In this Variety article, Brad Bird talks about writing animation and live action as well as naming some of his storytelling heroes.
In the January issue of Flip, Steve Moore editorializes about the current state of the industry:
"Since the animation boom of the 1990's, an animation industry culture has developed that permeates mainstream animation in the world today. The artists making the films all know each other, move in the same social circles, know the same films, music, and pop culture trivia. The result has been a cross pollination of ideas, where artists of today plagiarize each others' plagiarization of the past. The result is, the audience gets a third hand experience. The animated character are even less genuine, less alive. The characters in one film move and speak and behave like characters in the other films. They express humor, love, anger, and angst all the same way. The indusrty-at-large has become homogenized. Creatively in-bred."The same page has some letters from people who studied under Eric Larsen at Disney, including this quote from Larsen: "Animate in your head first, then draw it next." Those letters are in response to an earlier article by Dan Jeup about his experiences learning from Larsen.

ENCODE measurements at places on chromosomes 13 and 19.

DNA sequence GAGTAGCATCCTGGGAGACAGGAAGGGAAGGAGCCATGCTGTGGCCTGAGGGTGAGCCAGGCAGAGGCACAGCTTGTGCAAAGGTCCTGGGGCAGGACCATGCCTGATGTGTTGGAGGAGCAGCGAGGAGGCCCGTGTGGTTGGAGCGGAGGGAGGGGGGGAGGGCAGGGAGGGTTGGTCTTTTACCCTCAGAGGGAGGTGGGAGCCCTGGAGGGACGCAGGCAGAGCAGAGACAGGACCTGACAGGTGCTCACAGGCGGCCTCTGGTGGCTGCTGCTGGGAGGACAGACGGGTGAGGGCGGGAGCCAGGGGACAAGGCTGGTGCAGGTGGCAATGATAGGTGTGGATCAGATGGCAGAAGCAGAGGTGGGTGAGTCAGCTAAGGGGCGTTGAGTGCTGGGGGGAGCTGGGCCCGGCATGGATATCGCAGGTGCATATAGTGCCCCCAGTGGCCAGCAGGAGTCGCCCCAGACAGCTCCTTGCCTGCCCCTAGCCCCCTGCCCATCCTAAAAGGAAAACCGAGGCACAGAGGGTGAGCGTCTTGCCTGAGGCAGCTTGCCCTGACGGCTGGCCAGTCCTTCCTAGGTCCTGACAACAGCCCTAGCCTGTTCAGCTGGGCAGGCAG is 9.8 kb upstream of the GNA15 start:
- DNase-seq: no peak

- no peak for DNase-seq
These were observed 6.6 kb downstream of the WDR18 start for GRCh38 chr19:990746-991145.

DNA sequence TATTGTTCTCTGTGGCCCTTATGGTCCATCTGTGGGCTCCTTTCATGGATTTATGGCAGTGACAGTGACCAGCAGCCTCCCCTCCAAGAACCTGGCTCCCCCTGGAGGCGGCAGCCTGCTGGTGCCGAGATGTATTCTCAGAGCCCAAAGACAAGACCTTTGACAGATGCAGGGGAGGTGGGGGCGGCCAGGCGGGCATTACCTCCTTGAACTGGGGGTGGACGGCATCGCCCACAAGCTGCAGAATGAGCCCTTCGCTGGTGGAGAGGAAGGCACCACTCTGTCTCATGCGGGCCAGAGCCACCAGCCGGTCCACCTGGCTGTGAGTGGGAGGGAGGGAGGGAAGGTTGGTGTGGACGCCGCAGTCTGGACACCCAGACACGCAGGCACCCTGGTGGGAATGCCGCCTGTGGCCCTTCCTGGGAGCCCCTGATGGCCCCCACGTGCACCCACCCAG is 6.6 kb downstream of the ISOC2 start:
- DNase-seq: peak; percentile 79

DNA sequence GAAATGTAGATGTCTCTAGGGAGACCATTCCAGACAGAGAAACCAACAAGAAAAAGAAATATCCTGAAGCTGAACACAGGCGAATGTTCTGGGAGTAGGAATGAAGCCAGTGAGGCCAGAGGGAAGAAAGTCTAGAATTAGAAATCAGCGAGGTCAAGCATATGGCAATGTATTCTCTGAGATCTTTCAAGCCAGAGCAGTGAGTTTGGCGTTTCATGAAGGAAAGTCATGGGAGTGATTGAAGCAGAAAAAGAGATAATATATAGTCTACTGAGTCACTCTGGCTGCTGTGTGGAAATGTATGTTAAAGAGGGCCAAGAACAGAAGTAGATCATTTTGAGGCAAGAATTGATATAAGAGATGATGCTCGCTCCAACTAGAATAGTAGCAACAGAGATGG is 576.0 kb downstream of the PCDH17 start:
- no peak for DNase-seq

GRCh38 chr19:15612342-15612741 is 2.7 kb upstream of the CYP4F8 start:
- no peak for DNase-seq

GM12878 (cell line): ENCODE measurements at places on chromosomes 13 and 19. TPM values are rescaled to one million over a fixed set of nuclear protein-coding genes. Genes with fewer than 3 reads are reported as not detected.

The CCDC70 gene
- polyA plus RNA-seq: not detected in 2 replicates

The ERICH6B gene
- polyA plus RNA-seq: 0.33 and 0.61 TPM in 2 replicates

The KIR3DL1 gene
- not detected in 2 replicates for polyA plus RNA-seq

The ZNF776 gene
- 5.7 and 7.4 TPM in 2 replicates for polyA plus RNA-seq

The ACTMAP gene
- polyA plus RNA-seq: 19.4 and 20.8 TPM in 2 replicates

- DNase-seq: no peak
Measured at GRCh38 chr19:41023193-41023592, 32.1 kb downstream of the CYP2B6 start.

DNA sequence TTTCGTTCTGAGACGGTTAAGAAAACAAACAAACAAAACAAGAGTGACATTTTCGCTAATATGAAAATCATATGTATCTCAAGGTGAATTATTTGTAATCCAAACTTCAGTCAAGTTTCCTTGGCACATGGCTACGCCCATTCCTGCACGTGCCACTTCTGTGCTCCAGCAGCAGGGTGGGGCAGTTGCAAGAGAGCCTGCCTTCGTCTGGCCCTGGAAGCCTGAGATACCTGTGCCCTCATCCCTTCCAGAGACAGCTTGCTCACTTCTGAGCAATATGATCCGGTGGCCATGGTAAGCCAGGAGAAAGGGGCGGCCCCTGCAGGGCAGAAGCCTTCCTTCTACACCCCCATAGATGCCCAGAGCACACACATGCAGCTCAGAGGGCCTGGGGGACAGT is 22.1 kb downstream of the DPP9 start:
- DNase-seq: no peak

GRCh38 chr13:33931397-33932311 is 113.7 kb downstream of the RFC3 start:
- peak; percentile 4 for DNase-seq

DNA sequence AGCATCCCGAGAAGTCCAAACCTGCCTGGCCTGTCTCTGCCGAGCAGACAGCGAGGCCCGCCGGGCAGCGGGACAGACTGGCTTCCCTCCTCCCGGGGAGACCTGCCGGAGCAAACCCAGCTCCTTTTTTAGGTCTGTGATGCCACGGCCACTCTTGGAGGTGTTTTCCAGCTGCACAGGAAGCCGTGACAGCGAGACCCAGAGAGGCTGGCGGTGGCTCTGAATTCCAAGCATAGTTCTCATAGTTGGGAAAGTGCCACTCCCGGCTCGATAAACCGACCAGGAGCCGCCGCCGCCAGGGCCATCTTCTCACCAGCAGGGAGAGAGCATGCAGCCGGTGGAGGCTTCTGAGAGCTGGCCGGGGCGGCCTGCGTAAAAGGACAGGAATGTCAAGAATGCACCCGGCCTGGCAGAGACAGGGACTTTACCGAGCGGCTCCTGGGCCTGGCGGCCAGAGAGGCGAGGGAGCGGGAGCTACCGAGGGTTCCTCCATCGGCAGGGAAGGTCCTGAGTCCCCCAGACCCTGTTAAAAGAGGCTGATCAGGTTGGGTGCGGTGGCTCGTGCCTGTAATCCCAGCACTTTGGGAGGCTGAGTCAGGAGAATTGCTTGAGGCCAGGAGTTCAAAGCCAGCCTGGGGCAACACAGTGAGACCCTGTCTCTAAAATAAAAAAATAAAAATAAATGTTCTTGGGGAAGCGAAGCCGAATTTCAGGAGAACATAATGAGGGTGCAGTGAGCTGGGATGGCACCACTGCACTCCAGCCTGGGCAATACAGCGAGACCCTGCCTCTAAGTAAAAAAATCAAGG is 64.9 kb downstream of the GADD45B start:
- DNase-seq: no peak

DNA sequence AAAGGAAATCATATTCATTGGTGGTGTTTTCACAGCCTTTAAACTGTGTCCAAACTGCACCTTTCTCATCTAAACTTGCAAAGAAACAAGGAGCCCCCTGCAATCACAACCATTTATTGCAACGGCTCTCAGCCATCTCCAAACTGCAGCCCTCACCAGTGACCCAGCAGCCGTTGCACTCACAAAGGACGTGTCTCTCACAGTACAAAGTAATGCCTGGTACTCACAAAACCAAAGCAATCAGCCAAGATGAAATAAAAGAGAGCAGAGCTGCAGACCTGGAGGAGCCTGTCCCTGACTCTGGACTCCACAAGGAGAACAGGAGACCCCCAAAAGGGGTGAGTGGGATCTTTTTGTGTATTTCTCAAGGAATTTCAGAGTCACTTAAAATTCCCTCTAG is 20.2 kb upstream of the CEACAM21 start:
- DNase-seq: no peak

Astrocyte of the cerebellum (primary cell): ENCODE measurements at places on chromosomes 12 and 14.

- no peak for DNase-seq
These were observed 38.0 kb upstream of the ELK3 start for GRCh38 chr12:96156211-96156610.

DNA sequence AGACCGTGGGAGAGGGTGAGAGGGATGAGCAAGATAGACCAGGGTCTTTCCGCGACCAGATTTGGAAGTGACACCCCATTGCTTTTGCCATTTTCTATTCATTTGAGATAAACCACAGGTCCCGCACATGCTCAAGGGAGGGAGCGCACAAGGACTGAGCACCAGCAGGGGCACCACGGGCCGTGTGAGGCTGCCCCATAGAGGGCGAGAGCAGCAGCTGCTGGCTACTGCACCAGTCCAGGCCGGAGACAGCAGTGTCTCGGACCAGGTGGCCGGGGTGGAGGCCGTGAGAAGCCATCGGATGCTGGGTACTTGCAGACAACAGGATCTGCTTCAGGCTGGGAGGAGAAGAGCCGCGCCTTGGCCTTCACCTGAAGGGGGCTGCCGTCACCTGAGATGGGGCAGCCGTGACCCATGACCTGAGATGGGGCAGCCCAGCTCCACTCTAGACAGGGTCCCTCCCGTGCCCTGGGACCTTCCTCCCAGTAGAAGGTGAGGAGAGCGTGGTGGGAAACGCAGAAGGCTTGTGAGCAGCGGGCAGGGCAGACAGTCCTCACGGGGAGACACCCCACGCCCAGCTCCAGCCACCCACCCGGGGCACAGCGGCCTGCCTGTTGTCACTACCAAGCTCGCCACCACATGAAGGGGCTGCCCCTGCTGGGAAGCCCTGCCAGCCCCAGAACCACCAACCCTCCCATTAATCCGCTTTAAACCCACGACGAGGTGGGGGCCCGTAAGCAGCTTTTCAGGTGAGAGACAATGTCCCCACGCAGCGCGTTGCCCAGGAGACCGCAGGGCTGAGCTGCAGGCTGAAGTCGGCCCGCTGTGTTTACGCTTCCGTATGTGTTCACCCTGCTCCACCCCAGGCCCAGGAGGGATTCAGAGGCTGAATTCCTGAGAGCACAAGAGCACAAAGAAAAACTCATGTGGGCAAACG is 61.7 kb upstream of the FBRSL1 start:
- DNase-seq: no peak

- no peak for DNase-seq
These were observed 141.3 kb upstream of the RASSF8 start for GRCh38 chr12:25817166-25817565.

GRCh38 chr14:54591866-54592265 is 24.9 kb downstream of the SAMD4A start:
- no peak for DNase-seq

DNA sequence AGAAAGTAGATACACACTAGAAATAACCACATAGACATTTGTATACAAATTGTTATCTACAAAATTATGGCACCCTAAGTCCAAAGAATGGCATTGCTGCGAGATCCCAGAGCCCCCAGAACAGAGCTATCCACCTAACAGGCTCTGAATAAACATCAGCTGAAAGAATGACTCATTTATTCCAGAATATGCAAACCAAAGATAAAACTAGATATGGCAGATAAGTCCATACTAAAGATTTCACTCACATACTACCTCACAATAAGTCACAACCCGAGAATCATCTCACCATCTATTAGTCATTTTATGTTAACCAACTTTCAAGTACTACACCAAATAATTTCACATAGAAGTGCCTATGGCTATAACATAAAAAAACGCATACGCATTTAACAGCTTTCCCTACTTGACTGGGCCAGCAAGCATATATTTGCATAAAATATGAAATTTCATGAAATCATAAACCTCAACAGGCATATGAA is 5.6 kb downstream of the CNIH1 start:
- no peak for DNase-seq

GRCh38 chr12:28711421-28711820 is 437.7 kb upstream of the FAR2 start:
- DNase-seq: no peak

Animated News has the release dates for seven animated features coming in 2008.
Hans Perk has completed posting the animation drafts for Disney's Alice in Wonderland.
Musician David Byrne talks about different business models evolving in his industry. While music and animation are very different businesses, it's always encouraging to hear that there are ways around corporate ownership and control of creative work.
Along the same lines, Andrew O'Hehir of Salon interviews independent film maker John Sayles about his latest project Honeydripper.
"You know, it would be great to just be an artist and sit back and make these little creations and have somebody else figure out how to get people to see them. But you're probably not going to get to do that. You're probably going to have to be a marketer, a showman, whatever. It's part of the job."